Domestic violence charges in California are not defined as either a felony or a misdemeanor. Instead, it is up to the prosecutor to charge it as they see fit based on the facts of the case.
A minor injury may be charged as a misdemeanor or even a felony if the courts wish to demonstrate a zero tolerance stance on domestic violence. As discussed in a previous blog post, a charge falls under domestic violence statutes if there is a relationship of trust and intimacy.
Misdemeanor crimes usually have a maximum sentence of up to one year in jail and payment of a fine. Also, many jurisdictions require participation in a domestic violence intervention program, anger management classes, or complete community service.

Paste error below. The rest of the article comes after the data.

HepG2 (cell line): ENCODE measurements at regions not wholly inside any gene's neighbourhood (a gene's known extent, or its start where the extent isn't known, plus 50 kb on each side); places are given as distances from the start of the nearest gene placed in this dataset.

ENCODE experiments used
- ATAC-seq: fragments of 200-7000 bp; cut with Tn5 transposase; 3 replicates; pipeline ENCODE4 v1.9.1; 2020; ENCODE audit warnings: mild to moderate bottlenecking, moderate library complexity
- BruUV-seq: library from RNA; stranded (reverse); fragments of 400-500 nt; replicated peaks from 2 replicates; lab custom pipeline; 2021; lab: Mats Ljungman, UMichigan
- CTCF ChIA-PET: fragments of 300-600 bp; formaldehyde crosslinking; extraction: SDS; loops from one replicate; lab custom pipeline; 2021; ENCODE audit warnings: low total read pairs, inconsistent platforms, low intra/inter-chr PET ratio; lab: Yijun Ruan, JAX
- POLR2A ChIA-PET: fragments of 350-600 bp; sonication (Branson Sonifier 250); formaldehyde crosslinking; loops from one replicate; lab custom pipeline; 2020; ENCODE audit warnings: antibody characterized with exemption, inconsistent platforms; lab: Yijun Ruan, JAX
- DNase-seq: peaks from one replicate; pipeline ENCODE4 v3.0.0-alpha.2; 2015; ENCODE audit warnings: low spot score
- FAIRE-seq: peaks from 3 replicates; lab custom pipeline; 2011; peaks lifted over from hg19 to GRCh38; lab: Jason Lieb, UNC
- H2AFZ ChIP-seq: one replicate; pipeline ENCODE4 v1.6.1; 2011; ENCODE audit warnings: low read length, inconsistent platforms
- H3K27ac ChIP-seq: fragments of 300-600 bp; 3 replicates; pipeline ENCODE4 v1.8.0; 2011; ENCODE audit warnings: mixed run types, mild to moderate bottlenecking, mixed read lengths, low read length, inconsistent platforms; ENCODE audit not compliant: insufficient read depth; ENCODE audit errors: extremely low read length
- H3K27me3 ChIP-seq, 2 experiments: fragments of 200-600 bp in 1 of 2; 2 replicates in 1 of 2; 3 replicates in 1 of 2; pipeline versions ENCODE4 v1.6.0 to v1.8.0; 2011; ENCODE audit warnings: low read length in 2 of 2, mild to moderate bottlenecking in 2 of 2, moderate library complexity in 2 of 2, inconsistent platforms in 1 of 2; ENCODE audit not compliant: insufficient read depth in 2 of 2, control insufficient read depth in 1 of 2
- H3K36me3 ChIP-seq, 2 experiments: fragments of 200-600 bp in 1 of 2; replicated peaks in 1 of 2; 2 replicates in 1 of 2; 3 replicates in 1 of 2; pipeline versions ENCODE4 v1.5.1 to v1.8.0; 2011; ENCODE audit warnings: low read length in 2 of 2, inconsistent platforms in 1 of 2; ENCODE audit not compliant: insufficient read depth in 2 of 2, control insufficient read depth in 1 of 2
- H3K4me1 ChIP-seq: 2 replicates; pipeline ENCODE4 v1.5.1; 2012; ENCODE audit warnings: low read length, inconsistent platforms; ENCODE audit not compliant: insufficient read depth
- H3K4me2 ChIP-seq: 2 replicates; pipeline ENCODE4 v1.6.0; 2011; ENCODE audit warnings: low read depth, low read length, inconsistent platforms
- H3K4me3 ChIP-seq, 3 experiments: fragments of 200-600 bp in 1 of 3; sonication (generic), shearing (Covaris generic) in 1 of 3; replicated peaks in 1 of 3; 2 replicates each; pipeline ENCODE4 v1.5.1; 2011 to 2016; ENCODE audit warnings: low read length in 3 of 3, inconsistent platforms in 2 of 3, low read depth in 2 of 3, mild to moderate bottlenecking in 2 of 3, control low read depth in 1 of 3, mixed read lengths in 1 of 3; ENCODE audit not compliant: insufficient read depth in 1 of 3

Felon convictions have similar punishments as misdemeanors; however, the penalties tend to be stiffer. Prison sentences may be longer, fines may be higher, and community service requirements may be longer.
Prosecutors consider several factors to determine the type of charge they wish to pursue in a domestic violence case. They may consider the severity of the injuries, any prior reports or incidents of abuse by the alleged abuser, or whether the defendant has any prior convictions.
If you or someone you know has been accused of domestic violence, an experienced criminal defense attorney can help defend your case or negotiate a plea to minimize charges.